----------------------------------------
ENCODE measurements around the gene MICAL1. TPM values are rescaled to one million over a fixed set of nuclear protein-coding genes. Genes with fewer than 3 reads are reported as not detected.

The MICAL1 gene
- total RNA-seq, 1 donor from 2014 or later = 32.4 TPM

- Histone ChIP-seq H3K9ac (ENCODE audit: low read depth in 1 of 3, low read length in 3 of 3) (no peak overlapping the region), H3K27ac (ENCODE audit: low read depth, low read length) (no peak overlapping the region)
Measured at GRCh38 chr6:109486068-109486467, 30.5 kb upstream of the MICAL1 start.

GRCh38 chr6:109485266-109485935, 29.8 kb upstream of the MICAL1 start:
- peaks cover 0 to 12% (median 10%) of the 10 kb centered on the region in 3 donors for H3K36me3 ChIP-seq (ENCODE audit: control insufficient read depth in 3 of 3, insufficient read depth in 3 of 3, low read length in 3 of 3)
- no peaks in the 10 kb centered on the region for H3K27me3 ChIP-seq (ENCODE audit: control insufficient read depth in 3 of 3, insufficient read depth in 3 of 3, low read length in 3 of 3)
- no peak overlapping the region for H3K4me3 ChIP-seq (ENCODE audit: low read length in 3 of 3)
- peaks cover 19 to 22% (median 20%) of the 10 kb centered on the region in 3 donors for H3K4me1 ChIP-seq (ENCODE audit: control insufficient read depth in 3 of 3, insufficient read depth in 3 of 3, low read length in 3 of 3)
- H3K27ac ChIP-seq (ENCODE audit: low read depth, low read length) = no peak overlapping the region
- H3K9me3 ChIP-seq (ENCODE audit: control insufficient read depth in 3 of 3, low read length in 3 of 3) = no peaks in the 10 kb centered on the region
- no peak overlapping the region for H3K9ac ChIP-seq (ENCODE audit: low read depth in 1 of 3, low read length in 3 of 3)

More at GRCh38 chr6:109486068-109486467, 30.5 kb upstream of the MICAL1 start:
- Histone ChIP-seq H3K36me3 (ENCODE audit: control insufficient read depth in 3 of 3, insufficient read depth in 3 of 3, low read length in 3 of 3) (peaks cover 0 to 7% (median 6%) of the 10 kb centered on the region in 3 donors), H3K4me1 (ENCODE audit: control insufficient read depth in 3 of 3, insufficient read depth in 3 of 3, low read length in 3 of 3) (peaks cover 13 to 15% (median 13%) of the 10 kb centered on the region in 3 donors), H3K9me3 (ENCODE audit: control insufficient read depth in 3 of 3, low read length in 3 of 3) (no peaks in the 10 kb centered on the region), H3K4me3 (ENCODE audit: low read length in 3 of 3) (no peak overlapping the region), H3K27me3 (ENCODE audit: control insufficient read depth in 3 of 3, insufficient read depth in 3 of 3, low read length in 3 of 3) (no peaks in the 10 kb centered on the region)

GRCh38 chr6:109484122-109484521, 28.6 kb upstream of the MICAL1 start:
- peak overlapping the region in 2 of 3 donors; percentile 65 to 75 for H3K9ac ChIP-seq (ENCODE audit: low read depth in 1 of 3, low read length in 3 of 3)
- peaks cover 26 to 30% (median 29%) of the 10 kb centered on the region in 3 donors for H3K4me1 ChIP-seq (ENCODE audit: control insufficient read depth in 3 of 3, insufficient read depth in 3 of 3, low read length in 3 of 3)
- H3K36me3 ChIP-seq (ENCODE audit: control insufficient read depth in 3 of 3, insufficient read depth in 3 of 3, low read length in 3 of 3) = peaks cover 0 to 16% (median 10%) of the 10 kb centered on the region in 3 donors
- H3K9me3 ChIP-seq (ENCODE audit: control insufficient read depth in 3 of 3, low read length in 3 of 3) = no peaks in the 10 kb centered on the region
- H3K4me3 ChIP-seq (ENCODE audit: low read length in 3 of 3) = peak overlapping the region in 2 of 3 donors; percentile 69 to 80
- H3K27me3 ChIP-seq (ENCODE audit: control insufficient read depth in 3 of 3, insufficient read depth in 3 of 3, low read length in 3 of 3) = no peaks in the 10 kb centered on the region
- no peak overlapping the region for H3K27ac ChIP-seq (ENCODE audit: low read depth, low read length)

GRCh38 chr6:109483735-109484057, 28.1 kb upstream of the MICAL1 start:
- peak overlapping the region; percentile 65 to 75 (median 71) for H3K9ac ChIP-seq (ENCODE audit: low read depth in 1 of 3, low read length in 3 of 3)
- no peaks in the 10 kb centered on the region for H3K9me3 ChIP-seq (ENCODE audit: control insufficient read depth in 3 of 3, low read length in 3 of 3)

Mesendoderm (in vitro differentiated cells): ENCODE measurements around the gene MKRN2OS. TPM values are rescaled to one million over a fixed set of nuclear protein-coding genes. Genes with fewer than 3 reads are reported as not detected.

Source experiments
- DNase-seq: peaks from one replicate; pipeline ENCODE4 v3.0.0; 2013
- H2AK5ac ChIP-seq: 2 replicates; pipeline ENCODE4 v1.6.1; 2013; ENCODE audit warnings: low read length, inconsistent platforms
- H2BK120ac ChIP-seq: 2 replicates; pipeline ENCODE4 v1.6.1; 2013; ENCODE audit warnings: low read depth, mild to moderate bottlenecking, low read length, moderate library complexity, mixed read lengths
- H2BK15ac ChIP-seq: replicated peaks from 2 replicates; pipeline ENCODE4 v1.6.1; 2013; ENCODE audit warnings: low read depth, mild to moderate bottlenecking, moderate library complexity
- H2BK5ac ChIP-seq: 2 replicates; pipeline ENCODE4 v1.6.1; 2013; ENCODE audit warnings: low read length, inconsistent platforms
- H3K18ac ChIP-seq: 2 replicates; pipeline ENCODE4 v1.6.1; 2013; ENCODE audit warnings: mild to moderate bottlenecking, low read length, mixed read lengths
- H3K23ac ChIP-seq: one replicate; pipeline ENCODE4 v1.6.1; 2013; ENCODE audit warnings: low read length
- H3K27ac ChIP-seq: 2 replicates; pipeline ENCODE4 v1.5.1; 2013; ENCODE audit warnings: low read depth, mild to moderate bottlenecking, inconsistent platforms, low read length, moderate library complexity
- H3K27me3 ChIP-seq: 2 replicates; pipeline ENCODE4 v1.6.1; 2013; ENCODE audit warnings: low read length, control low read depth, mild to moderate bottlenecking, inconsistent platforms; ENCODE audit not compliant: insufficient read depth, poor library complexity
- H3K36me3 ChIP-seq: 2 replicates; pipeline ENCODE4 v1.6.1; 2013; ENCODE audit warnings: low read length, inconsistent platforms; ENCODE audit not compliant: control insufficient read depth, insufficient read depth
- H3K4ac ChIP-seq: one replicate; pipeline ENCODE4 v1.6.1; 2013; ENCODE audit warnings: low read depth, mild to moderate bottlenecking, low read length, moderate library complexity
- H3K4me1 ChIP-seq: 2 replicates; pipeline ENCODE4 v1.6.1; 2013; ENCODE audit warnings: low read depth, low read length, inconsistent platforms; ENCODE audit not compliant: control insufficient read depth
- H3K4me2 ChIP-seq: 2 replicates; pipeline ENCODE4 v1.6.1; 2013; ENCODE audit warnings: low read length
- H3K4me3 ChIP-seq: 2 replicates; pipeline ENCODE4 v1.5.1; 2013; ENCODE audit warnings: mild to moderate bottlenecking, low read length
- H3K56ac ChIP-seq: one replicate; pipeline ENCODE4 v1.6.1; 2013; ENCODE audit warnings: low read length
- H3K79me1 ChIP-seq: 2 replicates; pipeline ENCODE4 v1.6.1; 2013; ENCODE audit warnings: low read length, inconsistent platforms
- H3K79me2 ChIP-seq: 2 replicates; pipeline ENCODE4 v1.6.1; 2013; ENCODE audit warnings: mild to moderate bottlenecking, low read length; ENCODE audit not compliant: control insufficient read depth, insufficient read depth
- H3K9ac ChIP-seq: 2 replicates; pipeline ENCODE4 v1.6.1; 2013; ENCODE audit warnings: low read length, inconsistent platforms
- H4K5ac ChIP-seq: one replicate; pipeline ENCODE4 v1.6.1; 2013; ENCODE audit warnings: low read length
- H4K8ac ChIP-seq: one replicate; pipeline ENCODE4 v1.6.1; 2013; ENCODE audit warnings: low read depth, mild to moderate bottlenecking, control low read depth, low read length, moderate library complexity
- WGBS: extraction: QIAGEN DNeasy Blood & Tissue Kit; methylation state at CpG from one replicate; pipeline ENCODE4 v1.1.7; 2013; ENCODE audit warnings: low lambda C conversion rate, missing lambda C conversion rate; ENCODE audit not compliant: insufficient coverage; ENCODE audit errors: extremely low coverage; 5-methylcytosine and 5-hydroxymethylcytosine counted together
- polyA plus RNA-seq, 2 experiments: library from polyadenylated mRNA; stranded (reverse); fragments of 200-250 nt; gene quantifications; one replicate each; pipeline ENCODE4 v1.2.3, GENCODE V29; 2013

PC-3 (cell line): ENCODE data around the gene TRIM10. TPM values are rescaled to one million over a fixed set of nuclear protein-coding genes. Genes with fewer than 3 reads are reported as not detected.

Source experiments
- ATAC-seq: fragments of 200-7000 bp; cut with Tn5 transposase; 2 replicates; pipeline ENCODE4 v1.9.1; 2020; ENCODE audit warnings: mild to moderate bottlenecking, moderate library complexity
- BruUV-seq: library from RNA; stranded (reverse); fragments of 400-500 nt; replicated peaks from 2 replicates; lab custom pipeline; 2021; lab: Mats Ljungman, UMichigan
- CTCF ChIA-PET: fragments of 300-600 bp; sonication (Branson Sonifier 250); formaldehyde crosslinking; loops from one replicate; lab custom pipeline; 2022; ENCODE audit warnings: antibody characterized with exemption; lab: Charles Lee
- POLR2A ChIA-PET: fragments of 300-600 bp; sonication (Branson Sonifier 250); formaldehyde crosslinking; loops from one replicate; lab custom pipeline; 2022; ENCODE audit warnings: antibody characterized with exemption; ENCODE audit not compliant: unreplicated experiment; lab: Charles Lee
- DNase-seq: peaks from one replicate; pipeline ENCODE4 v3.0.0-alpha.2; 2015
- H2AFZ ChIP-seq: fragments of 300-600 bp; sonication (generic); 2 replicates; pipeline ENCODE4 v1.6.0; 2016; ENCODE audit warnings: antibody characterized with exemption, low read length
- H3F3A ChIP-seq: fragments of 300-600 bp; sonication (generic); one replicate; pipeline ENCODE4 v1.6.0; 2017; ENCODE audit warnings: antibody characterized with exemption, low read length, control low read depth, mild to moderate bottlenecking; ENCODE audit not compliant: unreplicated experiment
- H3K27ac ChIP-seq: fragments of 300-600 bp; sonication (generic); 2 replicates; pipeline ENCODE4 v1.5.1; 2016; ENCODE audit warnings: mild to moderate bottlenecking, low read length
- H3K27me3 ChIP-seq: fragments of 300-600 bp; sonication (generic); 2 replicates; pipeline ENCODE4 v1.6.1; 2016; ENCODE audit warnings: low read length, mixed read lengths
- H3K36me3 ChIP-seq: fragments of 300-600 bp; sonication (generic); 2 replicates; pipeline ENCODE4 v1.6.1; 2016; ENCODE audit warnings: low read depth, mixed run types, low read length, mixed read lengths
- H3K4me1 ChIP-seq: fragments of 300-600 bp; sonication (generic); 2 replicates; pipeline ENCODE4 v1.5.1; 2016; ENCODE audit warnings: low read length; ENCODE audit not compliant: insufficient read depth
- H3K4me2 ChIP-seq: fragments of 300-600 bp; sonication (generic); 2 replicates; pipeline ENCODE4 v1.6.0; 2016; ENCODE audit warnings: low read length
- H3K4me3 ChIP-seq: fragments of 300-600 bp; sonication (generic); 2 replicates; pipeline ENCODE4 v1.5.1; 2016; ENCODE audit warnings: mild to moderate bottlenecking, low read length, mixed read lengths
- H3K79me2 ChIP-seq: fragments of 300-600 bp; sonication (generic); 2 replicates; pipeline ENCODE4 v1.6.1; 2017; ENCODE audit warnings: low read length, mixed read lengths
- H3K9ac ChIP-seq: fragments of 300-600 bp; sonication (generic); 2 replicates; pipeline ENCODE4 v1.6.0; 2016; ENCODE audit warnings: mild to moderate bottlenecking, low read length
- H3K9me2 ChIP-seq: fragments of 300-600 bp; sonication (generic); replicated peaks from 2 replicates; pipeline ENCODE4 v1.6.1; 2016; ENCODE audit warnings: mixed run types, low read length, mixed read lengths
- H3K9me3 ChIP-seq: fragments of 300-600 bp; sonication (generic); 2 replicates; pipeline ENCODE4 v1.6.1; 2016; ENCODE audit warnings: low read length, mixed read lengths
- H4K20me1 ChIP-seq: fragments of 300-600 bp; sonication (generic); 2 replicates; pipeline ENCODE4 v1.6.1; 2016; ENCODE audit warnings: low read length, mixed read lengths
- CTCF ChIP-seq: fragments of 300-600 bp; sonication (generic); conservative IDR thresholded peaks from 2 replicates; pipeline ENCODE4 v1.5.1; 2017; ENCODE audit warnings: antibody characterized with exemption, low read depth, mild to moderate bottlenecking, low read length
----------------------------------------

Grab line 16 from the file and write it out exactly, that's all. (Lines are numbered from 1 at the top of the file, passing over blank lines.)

GRCh38 chr6:109484122-109484521, 28.6 kb upstream of the MICAL1 start: